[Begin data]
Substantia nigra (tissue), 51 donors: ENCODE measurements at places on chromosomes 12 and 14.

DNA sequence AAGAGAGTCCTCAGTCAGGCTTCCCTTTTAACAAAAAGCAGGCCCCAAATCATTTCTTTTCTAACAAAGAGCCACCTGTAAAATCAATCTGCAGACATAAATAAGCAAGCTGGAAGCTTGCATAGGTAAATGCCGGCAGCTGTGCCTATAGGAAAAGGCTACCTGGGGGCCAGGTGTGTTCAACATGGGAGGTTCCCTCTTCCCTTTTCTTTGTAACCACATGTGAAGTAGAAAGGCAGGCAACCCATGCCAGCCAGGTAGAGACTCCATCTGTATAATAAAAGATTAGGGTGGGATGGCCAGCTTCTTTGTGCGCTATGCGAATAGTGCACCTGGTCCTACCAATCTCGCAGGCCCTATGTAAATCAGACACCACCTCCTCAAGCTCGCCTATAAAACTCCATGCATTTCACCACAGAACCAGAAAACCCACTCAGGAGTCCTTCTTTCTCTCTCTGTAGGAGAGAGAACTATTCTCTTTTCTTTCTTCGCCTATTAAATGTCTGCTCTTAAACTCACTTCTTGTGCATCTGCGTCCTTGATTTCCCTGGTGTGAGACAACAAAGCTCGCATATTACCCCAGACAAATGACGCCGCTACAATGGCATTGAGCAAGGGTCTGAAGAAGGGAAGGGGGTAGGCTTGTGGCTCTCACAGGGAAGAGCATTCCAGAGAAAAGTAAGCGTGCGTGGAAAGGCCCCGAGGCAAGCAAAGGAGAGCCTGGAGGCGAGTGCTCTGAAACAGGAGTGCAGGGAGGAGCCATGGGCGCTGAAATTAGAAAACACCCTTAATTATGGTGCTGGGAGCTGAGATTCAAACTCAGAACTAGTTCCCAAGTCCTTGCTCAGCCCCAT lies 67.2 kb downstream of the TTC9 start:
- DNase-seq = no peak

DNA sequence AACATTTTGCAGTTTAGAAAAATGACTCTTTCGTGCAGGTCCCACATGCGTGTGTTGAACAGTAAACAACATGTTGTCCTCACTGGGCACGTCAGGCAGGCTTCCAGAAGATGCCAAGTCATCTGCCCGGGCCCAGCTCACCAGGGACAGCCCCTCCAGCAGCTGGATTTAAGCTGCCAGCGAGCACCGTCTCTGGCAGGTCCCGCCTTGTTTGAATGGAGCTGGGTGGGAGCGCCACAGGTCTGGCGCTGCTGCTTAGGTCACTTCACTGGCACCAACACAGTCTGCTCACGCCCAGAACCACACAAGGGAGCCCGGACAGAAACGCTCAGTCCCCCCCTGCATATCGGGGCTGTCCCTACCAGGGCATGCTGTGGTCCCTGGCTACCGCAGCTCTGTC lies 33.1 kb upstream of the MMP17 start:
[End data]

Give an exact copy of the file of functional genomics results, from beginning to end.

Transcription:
Substantia nigra (tissue), 51 donors: ENCODE measurements at places on chromosomes 12 and 14.

DNA sequence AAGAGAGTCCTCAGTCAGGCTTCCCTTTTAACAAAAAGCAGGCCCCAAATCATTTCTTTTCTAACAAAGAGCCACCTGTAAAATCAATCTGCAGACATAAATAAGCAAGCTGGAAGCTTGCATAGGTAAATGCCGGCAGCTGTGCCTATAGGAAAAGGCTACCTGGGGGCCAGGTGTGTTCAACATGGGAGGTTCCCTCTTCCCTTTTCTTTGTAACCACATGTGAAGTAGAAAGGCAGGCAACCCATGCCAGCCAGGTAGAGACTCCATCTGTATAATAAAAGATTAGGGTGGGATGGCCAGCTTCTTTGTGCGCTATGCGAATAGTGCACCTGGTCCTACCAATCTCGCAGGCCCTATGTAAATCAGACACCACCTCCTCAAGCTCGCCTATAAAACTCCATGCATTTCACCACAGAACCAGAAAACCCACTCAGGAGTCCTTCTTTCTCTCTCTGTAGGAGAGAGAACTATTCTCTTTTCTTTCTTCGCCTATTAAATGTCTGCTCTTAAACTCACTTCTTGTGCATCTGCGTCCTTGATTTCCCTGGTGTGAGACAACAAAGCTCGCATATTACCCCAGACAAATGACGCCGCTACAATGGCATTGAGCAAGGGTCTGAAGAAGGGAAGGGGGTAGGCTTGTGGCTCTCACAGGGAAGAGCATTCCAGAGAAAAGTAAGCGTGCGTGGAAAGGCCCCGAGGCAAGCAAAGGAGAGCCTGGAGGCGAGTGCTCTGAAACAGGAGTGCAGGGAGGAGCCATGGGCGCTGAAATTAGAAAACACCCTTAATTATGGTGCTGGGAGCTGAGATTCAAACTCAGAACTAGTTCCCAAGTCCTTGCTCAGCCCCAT lies 67.2 kb downstream of the TTC9 start:
- DNase-seq = no peak

DNA sequence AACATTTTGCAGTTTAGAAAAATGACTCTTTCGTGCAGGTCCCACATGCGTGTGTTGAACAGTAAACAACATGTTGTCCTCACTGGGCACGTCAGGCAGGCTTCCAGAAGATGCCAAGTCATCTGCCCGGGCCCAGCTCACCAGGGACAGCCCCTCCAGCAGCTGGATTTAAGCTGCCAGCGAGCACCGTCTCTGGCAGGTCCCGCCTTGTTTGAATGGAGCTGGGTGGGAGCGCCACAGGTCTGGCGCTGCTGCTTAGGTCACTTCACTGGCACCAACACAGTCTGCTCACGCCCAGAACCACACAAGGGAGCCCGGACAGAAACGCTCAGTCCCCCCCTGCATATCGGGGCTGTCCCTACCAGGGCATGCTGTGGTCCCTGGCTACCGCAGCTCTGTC lies 33.1 kb upstream of the MMP17 start: